Back to our story… When Shaunalei got home, I was so excited to tell her everything I had learned. I somehow thought she would be excited to hear about all the things I’d discovered in my readings. She was in fact, NOT excited. She has horrified. And angry. Over the course of many painful discussions and several very painful months, I learned to shut up, to not try and push my thoughts on her. We found ways to compromise. We realized that even if if we got divorced over church differences, we’d still be taking turns with the kids on the weekends, where church issues would remain an ongoing battle–forcing the kids to always choose sides (mom vs dad), which we didn’t want. Since we really loved each other, and since we knew we would have to compromise anyway, we decided we might as well stay together and find our own middle road. There were several months where I wasn’t certain our marriage would survive. But I realized, since it wasn’t over yet, I would just try to be the best husband I could be—respectful of her feelings, loving, helpful—so that she wouldn’t feel the need to leave me. If she later chose to divorce me, I would at least be able to live without regret. Shaunalei soon realized that, while I was serious about not believing in the church anymore, I was still committed to our marriage. I was still a good person. And we both needed support.
Shaunalei, understandably, wished to have the entire family continue attending the LDS church. I, on the other hand, did not. I wanted to explore other denominations, to see if I could “feel God” there. This concerned her, since she continued to hope I would find my testimony of the LDS church before long. We didn’t want our kids (ages 10, 7, 5, and 3 at the time) to have to pick sides. So as a compromise, we decided I would continue to attend our LDS ward meetings with her and the children every other week, and she and the children would attend another denomination with me on the off weeks. During this time (18 months), we ended up having theological discussions nearly every Sunday afternoon after coming home from church meetings–discussing what was preached in the sermon or shared in Sunday School or sacrament meeting. We explored many, many issues of faith–what beliefs made sense, which did not; what we (individually) could believe, what we could not, etc. We had many conversations that would almost certainly not have happened if I had simply ditched church entirely. Rather than alienation and marital division–with the children having to choose sides–we became a more unified team, pulling together for the good of the family and out of love for each other, with our butts planted next to each other on a church pew every Sunday morning. We grew to love talking about the meaning of life, faith vs works, the possible nature of and evidences for/against God, the problem of pain, the problematic patterns we would see in the lives of charismatic prophets and cult leaders, the problematic process of picking the “right” prophet, the diversity of religion, the conditions of salvation, etc, etc. There was no pressure, because we were both just exploring these ideas together.
I knew my dear wife would never leave the LDS church: she had had too many witnesses and experiences for me to entertain hope. Yet in time, her first doubts surfaced. Following the government raid of the Yearning for Zion ranch in Texas, we both became fascinated by the news reports of the FLDS church, their leader Warren Jeffs, and the people who remained loyal despite his in-prison confessions denying that he was ever a prophet. Shaunalei devoured the book Escape by former FLDS member Carolyn Jessop–which describes many problems inherent in polygamy (jealousy, competition, neglect, power struggles among the sister wives, loss of individuality, etc.)–and eventually came to the conclusion that polygamy was not an inspired principle. Her conclusion that “Joseph Smith must have been wrong about polygamy” was her first step in her own journey away from a sure testimony of the church. Shaunalei eventually began to ask questions, and study on her own, and found serious problems (in particular the evolving priesthood restoration story) that began to erode her testimony.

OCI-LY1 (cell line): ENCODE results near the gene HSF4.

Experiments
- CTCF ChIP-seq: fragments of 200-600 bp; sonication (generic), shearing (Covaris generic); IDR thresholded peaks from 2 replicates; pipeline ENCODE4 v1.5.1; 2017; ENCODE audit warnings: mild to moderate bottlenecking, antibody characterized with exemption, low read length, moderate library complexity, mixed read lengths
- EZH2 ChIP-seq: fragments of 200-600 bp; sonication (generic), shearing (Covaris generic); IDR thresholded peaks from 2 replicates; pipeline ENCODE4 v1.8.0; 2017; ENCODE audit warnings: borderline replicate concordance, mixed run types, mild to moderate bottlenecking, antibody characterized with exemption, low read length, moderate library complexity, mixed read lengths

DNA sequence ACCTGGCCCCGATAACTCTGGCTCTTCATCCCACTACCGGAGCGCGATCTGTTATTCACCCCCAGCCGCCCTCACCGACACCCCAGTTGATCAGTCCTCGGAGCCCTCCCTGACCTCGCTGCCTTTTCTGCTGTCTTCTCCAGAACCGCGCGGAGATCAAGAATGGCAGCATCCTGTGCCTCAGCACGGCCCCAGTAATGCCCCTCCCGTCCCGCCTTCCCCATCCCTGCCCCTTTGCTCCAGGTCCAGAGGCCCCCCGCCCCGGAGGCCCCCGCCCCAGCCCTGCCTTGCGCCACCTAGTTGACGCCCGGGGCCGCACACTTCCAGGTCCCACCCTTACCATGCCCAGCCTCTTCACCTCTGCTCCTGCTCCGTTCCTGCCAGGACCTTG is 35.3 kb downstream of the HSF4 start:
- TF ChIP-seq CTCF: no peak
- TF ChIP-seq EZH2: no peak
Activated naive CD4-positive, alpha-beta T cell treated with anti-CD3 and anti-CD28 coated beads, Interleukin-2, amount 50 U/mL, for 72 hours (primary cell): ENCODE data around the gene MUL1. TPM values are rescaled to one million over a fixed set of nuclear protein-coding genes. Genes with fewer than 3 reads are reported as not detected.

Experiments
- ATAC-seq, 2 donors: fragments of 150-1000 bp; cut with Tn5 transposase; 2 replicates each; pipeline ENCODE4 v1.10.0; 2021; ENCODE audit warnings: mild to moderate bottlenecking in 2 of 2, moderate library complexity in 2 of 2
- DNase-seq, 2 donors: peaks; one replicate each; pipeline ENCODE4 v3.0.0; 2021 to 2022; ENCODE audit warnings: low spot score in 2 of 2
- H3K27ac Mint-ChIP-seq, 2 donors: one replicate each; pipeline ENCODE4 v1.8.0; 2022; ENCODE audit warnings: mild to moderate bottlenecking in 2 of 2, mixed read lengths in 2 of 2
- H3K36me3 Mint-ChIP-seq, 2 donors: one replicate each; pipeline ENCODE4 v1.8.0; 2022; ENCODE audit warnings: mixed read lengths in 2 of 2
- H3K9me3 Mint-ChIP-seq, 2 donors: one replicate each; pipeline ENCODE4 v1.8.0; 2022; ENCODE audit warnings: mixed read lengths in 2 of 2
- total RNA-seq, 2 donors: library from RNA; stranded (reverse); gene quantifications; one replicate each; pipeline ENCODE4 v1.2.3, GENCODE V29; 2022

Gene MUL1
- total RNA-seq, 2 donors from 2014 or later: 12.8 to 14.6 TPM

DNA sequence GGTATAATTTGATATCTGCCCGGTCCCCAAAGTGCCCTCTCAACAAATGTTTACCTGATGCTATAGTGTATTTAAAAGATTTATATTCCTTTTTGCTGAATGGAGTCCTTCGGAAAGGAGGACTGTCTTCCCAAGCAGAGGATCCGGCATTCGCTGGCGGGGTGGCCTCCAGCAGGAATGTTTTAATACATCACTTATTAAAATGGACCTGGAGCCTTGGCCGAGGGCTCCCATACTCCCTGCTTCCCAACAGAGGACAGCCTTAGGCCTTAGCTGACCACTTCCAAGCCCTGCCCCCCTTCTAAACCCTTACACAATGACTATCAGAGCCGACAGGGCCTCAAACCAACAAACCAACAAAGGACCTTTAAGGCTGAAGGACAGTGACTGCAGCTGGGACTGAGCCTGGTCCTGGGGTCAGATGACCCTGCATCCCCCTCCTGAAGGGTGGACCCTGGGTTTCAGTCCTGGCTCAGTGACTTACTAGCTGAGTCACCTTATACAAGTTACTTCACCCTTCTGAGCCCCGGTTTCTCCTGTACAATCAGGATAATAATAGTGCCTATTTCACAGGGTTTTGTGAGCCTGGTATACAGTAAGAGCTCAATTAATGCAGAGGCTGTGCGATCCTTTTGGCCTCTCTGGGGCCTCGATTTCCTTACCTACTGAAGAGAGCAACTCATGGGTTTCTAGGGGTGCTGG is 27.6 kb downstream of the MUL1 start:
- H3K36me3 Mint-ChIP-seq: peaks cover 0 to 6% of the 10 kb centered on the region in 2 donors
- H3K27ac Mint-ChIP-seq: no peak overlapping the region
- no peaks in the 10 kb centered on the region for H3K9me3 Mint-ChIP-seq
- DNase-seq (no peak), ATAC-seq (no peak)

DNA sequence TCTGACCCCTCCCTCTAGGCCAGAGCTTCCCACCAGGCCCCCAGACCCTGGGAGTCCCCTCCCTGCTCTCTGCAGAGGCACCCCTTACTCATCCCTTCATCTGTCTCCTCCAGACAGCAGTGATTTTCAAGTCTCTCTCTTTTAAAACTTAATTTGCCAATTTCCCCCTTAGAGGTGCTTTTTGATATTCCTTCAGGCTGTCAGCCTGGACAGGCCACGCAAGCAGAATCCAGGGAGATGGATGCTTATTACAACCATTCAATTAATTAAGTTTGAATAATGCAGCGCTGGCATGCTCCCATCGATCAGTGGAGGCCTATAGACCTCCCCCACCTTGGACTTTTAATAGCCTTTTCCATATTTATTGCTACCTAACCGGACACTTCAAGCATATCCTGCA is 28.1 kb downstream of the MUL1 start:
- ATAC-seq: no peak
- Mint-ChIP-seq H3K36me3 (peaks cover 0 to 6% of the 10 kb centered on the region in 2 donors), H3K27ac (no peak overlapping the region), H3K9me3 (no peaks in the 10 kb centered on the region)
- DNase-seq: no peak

But, given all her earlier spiritual witnesses, she had to understand what her former spiritual witnesses were, and if Heavenly Father was okay with her new perspective on life and faith before she was willing to walk away from solemn baptismal and temple covenants. She prayed, asked for guidance, and took note of the many and varying gentle reassurances, epiphanies, and revelations that came to her — and then compared these with her earlier “witnesses.” She came to conclude that the revelatory process the church claims as evidence of our sure Knowledge of Truth, was not evidence at all—but rather, exploration, meaning-making, and peace-finding. She began to see problems in the Prophet model of revelation, where a prophet tells church members what God wants them to know, and where it is each church member’s duty to obey. This approach makes people subject to charismatic or manipulative or delusional personalities (such as Warren Jeffs), and makes people dependent on other people’s assurance that they are true spokesmen for the Divine.
Two long years after my own loss of faith, my dear wife Shaunalei was ready to leave the church. She had come to fully doubt the validity and importance of the church, and the truthfulness of its foundational claims. We resigned from the church together, with our whole family intact, on July 4, 2009.
We are the Andersen family, and we are Ex Mormons.
Recommended resources and links:
Rough Stone Rolling by Richard Lyman Bushman
Insider’s View of Mormon Origins by Grant Palmer
In Sacred Loneliness by Todd Compton
“An Address to All Believers in Christ” by David Whitmer
“Sidney Rigdon: Creating the Book of Mormon” by Craig Criddle
Losing a Lost Tribe by Simon G. Southerton
By His Own Hand Upon Papyrus by Charles M. Larson (Active LDS can receive a free copy of this book here)
Escape by ex-FLDS Carolyn Jessop
Under the Banner of Heaven by Jon Krakauer
A Mormon Mother by Annie Clark Tanner
An Intimate Chronicle: The Journals of William Clayton (especially the 1940-1944 entries)
Conversations with God: An Uncommon Dialogue (Book 1) by Neale Donald Walsch
Prophetic Charisma: The Psychology of Revolutionary Religious Personalities by Len Oakes
God Without Religion: Questioning Centuries of Accepted Truths by Sankara Saranam
Beyond Belief: The Secret Gospel of Thomas by Elaine Pagels
The Bile Unearthed by Israel Finkelstein and Neil Asher Silberman
Guns, Germs, and Steel by Jared Diamond